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The Commodities Feed: Manufacturing activity supports the complex


Oil markets got a boost higher yesterday, following better than expected US manufacturing activity, with the ISM survey hitting levels last seen back in March 2019. This was enough to push ICE Brent back above US$44/bbl. However clearly, there is hesitation regarding the forward path of the market, and hence this holding pattern it has been in for over a month now. As mentioned yesterday, preliminary numbers show that OPEC output has already started to edge higher, and will continue to do so this month, given the easing in cuts. The latest output data from Russia (which includes condensate) shows they pumped 9.37MMbbls/d in July, slightly higher than the 9.33MMbbls/d produced in June. If we strip out condensate output, this should leave crude oil output fairly close to the 8.5MMbbls/d target for July. As for August, there are reports that Russian producers have already started to increase output, with production at around 9.8MMbbls/d over the first two days of the month.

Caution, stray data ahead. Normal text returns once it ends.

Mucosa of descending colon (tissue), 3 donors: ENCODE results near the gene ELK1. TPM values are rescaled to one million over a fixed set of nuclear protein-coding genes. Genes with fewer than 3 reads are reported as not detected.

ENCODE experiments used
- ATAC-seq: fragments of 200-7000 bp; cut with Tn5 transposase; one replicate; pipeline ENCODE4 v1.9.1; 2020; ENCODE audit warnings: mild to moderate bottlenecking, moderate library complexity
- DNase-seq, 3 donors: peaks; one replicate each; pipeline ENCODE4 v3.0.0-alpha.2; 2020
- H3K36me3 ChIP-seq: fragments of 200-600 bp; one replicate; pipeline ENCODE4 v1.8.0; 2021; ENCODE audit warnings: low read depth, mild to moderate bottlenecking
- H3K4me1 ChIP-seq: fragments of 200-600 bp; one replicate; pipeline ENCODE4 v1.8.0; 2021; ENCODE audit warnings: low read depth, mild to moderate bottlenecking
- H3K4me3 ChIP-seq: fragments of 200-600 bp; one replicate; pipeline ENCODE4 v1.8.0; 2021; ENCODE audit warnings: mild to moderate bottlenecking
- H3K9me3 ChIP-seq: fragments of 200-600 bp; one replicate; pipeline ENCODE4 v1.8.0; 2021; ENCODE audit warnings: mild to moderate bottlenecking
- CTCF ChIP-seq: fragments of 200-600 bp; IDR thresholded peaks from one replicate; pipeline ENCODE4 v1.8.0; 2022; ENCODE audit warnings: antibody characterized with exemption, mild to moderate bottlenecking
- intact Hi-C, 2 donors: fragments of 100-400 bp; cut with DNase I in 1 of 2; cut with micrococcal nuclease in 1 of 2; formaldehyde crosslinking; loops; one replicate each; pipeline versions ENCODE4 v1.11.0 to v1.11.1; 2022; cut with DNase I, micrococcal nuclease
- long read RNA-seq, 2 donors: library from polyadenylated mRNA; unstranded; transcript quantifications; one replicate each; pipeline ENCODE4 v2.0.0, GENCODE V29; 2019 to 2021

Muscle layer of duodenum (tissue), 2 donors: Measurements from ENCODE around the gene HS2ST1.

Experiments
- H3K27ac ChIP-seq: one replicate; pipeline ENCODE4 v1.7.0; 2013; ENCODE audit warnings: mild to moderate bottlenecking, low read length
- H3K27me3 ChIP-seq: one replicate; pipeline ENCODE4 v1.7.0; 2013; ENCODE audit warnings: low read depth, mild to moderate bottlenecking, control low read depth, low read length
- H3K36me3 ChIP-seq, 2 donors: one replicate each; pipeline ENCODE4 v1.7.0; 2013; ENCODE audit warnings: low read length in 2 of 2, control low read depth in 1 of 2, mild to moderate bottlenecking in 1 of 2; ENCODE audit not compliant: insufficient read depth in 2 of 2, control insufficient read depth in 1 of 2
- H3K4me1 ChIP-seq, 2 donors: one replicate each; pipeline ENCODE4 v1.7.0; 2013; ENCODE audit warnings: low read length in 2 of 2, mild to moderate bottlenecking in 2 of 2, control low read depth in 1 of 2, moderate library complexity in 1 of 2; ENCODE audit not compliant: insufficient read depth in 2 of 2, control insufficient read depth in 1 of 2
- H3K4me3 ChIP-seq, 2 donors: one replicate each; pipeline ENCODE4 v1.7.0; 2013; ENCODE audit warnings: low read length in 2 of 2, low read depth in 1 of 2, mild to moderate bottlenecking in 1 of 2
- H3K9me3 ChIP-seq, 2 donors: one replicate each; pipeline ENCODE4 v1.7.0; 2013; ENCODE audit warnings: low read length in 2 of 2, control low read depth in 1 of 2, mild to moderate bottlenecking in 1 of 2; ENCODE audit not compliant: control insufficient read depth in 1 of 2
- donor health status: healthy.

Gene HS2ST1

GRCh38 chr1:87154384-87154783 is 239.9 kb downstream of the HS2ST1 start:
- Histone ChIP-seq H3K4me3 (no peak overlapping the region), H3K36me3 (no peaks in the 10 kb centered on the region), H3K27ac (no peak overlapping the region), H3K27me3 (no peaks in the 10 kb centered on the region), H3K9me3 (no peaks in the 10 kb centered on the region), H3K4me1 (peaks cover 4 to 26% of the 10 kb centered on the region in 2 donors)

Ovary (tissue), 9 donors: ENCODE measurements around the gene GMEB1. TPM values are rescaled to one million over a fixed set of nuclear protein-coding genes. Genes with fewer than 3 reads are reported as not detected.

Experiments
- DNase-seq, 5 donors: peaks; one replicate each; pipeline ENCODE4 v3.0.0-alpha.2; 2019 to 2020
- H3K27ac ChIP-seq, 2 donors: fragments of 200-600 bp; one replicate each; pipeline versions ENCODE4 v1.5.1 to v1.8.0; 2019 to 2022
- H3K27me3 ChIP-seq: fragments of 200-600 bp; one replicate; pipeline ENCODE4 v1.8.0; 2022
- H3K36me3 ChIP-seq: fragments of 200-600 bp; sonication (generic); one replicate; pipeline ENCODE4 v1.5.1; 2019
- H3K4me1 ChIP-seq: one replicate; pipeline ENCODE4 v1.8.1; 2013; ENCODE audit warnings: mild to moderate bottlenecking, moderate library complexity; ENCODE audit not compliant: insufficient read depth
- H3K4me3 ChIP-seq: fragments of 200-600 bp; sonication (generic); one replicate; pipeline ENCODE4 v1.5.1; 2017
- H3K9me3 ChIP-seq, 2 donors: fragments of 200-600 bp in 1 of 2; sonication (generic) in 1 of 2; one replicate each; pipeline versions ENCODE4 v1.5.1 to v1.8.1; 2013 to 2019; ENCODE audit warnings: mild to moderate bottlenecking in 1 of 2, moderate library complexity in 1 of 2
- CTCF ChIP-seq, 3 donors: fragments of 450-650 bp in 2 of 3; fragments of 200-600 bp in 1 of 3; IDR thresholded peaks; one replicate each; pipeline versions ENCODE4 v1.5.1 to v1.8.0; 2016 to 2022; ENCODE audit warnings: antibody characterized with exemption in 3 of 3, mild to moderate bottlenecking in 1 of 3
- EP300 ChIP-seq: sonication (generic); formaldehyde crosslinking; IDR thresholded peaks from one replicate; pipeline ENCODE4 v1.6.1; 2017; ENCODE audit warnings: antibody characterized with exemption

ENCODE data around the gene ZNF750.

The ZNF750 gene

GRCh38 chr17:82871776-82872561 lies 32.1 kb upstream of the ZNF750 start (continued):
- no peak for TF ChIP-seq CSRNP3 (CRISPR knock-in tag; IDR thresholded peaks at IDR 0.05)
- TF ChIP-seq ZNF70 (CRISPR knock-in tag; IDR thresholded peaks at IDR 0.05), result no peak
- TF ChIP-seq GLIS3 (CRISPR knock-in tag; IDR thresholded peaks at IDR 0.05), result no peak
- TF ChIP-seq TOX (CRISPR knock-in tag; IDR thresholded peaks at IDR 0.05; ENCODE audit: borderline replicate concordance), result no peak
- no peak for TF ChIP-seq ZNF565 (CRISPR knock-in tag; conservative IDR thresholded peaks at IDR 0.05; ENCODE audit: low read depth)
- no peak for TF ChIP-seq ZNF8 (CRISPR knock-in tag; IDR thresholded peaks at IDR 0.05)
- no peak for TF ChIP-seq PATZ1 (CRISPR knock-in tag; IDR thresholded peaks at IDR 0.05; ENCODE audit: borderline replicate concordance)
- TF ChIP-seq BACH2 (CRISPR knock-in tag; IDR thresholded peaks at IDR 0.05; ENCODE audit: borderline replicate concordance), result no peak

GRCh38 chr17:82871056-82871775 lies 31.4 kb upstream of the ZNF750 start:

Later today the API will release inventory numbers for the US, and expectations are that crude oil inventories declined by 3.5MMbbls over the last week. On the product side, gasoline inventories are expected to have fallen by around 1MMbbls, whilst distillate stocks are expected to have grown by almost 1MMbbls. EIA data shows that distillate inventories are already at their highest levels since 1982, and as long as we continue to see extremely weak jet fuel demand, this is likely to continue weighing on middle distillates.


Aluminium and copper led the pack higher yesterday, as metals received a fresh dose of optimism, following better than expected US manufacturing activity, while expectations for Chinese demand remain strong. Meanwhile, reports suggest that Codelco is to restart its Chuquicamata copper smelter after halting operations in late June, due to Covid-19. Looking at premiums, the Shanghai Yangshan copper premium has come off a bit this week, with the import arbitrage window staying shut.

Turning to ferrous metals, and the most-active iron ore contract on SGX surged more than 4% yesterday to a one-year high of above US$110/t, after China’s economic data buoyed hopes of a more substantial economic recovery and healthy demand for the raw material. Meanwhile, some of the steel mills in the country have been returning to operations, after disruptions last month due to floods, which has offered some further support to iron ore demand. Iron ore stocks at Chinese ports increased by another 1.9mt over the past week, but total inventories still remain below the 5-yr average for this stage of the year.
Source: ING

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